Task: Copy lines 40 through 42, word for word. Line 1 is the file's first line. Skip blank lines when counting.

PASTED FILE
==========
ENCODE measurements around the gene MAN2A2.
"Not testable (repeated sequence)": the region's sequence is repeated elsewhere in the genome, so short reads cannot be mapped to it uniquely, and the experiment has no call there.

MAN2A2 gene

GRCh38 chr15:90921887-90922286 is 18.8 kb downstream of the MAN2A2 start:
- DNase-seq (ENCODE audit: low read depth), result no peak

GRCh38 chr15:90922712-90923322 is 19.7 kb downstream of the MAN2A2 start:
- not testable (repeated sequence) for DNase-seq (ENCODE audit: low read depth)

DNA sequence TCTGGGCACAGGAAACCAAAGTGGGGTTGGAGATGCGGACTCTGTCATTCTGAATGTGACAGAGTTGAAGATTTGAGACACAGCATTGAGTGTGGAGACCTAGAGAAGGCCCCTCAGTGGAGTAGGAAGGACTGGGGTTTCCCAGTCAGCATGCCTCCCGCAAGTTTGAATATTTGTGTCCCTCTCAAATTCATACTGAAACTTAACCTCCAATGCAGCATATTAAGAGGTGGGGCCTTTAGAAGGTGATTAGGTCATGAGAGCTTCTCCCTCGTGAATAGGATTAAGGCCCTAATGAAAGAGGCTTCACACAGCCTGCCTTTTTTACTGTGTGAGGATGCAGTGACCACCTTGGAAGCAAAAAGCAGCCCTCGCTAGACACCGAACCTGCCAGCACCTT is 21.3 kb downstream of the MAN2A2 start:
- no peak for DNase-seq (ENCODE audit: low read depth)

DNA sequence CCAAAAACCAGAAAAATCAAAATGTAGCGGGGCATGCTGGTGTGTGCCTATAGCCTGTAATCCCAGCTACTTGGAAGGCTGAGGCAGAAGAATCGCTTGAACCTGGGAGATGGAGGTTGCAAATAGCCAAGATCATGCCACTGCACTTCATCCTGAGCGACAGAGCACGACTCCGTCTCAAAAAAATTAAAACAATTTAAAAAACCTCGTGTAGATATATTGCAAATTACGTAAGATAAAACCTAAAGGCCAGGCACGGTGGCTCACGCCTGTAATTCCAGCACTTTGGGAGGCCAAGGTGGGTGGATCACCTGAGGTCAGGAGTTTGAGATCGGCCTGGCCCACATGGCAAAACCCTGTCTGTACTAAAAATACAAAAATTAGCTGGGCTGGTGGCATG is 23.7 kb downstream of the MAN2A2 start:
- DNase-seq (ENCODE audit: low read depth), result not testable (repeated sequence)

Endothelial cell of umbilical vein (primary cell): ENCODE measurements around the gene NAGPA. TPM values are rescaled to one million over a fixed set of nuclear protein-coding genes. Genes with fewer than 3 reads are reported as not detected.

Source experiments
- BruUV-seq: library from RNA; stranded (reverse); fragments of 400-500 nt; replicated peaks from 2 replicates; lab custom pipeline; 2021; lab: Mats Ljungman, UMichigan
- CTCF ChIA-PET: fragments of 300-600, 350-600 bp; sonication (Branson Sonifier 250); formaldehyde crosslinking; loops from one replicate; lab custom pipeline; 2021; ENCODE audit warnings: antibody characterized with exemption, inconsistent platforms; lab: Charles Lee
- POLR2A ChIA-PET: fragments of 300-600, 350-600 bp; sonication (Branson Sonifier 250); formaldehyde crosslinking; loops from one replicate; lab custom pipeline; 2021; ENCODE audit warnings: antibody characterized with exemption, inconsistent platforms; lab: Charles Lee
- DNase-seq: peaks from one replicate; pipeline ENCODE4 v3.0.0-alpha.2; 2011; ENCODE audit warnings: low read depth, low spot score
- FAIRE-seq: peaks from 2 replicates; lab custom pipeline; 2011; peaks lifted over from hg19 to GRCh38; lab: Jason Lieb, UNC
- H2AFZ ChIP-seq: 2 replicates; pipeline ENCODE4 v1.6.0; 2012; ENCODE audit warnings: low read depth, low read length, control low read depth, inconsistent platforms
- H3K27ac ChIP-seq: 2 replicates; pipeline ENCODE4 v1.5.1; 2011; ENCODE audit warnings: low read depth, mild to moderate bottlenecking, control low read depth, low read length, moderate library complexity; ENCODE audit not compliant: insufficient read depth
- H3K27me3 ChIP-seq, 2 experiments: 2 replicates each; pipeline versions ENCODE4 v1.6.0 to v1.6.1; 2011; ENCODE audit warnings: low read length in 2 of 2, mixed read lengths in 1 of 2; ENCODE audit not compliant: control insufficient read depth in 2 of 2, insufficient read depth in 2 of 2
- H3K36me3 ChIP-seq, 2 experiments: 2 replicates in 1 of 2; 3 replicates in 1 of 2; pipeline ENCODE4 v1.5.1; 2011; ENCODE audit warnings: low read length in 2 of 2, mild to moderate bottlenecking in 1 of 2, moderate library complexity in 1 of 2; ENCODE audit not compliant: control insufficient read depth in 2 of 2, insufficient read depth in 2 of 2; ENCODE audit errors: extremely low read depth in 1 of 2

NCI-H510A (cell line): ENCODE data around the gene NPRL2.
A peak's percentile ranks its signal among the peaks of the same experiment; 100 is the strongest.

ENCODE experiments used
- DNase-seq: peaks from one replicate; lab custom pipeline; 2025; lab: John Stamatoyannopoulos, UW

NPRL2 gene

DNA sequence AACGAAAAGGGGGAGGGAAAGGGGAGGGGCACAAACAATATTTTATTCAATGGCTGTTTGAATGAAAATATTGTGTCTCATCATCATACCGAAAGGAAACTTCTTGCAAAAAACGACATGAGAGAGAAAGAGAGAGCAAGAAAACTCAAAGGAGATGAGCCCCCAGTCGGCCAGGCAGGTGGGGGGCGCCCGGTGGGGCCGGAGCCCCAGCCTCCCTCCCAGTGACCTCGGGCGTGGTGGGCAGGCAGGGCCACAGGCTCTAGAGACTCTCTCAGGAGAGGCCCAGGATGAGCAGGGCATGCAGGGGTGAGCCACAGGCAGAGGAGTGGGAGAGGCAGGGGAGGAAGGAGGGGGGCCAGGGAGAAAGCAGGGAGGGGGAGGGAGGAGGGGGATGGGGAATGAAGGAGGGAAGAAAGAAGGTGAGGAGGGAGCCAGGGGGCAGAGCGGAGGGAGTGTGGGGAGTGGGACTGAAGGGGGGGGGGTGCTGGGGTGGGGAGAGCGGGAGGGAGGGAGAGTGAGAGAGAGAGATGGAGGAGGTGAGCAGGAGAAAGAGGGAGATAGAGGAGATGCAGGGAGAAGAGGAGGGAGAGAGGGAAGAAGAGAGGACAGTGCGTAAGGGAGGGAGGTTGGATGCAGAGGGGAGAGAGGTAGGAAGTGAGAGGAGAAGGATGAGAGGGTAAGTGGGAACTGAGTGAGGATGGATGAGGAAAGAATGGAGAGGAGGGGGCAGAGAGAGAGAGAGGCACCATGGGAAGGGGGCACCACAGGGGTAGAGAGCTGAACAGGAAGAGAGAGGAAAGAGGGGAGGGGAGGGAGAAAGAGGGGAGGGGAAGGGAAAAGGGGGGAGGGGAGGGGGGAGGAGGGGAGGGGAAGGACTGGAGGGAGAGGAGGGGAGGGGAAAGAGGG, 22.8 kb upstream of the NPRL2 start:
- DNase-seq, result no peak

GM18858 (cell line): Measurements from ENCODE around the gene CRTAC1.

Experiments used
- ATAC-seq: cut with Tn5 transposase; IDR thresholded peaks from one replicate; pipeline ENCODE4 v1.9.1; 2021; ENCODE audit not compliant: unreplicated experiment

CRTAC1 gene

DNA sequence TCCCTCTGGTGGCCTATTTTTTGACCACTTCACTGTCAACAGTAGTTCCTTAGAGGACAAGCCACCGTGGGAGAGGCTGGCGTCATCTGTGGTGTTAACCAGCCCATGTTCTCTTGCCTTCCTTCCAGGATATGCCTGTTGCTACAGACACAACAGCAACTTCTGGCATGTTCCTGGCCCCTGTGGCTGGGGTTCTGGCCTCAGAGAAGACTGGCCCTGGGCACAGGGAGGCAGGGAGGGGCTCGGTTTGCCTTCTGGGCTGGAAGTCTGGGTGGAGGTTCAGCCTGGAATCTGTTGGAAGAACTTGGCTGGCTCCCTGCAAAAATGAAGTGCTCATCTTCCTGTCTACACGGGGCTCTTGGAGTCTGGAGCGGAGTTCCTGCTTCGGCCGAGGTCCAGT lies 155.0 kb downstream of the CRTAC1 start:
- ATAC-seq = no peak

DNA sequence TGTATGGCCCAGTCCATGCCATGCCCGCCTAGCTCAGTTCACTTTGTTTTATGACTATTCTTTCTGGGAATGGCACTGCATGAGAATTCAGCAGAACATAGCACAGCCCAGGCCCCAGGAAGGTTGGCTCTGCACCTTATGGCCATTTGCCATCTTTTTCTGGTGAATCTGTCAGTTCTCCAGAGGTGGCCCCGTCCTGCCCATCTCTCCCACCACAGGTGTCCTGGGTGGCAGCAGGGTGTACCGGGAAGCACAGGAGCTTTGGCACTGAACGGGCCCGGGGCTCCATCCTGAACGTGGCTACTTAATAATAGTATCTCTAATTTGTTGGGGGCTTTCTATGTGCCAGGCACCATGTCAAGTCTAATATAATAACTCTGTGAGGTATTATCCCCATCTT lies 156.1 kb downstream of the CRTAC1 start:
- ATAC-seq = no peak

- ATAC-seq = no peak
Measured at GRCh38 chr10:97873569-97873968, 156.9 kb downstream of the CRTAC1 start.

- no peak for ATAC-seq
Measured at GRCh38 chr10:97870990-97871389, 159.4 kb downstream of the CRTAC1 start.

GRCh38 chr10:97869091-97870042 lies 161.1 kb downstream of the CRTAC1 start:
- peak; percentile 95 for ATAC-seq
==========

- no peak for ATAC-seq
Measured at GRCh38 chr10:97870990-97871389, 159.4 kb downstream of the CRTAC1 start.

GRCh38 chr10:97869091-97870042 lies 161.1 kb downstream of the CRTAC1 start: